Tom Strini

That “Rooster” guy returns to Milwaukee Ballet

By - Mar 24th, 2010 01:20 pm
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Rachel Malehorn flies in Val Caniparoli’s “Gustav’s Rooster” last May.

Last May, Val Caniparoli’s Gustav’s Rooster rooster charmed the Milwaukee Ballet’s audience and made the company look brilliant.

Caniparoli is back, with the more serious  Blades of Grass, to Tan Dun’s Pipa Concerto.

“This piece is as technical as Gustav’s Rooster, but not as lighthearted,” Caniparoli said, in an interview at the company’s 5th-and-National studio.

A metaphor he stumbled upon on the Internet gave the choreographer his starting point. Here is the crucial bit of it: “Each blade of grass is rooted in the earth, energized by sun, and intertwined with the others that surround it.”

That image of apparent individuals inextricably tangled beneath the surface spoke to him. It might have something to do with the way he conceives of the dancing body.

“For me, movement is totally connected to the back,” he said. “Everything the arms and legs and head do rises from the back.”

Val Caniparoli

Val Caniparoli

Likewise, the dancing is totally connected to the music. Tan Dun, probably best known for his film score for Crouching Tiger, Hidden Dragon, has one foot in Chinese musical culture and the other in Western musical culture. Thus, a concerto for Chinese lute and symphony orchestra, and all the influences that go with each.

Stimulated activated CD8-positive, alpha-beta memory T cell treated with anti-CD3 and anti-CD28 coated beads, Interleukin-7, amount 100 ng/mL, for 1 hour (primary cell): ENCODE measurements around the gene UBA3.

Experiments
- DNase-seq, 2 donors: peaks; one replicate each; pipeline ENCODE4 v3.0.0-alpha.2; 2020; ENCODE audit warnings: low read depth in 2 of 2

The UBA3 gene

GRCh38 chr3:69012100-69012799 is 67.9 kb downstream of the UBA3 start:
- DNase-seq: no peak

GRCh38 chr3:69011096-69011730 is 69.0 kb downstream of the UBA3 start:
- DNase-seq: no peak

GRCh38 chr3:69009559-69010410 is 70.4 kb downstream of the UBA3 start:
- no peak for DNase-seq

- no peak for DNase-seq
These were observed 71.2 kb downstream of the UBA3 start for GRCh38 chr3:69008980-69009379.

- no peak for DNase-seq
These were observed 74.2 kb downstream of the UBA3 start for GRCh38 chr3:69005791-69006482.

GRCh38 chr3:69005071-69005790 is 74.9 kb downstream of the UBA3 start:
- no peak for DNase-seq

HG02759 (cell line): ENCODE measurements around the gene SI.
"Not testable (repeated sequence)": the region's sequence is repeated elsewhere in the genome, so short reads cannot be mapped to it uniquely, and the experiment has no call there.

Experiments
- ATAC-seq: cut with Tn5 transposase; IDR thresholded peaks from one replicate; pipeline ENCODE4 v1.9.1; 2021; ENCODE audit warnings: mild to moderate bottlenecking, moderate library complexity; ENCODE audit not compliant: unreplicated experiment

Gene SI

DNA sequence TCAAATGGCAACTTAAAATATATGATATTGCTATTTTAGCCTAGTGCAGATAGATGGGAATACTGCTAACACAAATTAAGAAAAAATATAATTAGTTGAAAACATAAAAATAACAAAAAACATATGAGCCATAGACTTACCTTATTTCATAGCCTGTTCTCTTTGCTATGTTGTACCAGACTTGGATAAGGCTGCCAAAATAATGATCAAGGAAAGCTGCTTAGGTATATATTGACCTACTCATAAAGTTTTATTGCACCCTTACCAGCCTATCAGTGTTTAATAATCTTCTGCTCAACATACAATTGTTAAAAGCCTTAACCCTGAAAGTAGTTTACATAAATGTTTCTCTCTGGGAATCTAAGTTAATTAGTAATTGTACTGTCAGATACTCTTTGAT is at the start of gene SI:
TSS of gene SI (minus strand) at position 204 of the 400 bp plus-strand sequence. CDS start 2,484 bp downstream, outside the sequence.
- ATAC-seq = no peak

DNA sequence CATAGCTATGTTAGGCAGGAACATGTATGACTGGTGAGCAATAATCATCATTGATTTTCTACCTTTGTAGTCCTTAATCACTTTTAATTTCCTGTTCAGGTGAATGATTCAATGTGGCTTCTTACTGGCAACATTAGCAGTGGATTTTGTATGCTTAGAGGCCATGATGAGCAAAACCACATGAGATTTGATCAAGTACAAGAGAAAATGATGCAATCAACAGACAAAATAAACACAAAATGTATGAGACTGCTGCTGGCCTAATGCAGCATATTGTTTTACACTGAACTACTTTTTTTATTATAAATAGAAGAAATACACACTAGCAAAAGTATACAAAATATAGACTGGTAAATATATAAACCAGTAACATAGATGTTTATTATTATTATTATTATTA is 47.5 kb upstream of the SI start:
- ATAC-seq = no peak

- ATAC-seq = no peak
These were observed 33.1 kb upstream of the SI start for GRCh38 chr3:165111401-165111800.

“Some of it sounds like Copland to me,” Caniparoli said. “That’s how I heard it, and I use it. I made something like a square dance there.”

That fits into a larger drama for 12 dancers. Though the ranks are evenly divided by gender and couples sustain relationships through the piece, this dance is not about partnering. It’s more about the formation and dissolution quartets and trios within a larger ensemble flow. It’s about all the ways individuals and the group the comprise interact.

“It didn’t start out that way,” Caniparoli said. “I didn’t read the quotation until after I started choreographing. I start first, then figure out the main idea.”

His long experience has made him comfortable with the plunge into the unknown. Caniparoli, a fit and trim 58, made the first of his 70 or so dances in 1980. Shortly after, he was named resident choreographer of the San Francisco Ballet. He no longer holds that post, but…

“I’m still under contract as a dancer,” he said. “This is my 36th year. It’s mostly character roles, but occasionally I hoist someone around.”

His main career, though, lies in making two or three new dances a year and helping to stage his back catalog.

“I’m booked two and three years out,” he said. “I have 10 or 12 people who stage my works for me. (One of them, Charla Metzger, is in Milwaukee assisting him.) Who’d have thought that would happen?”

Blades of Grass is one of three new works on this Milwaukee Ballet Pure Dance program. The company will also premiere Concourse, by one of its own, Petr Zahradnicek, and will revive Jerry Opdenaker‘s Coeur de Basque. Milwaukee Ballet fans might remember Opdenaker as a member of the Pennsylvania/Milwaukee Ballet, during the few years when the two companies merged.

Performance times: 7:30 p.m. Thursday, Friday and Saturday, March 25-27, and 1:30 p.m. Sunday, March 28, at Marcus Center Uihlein Hall, 929 N. Water St. Call the ballet, 414-902-2103, visit the company’s website, or call the Marcus Center box office, 414-273-7206, for tickets, $23-$86.

Categories: Dance

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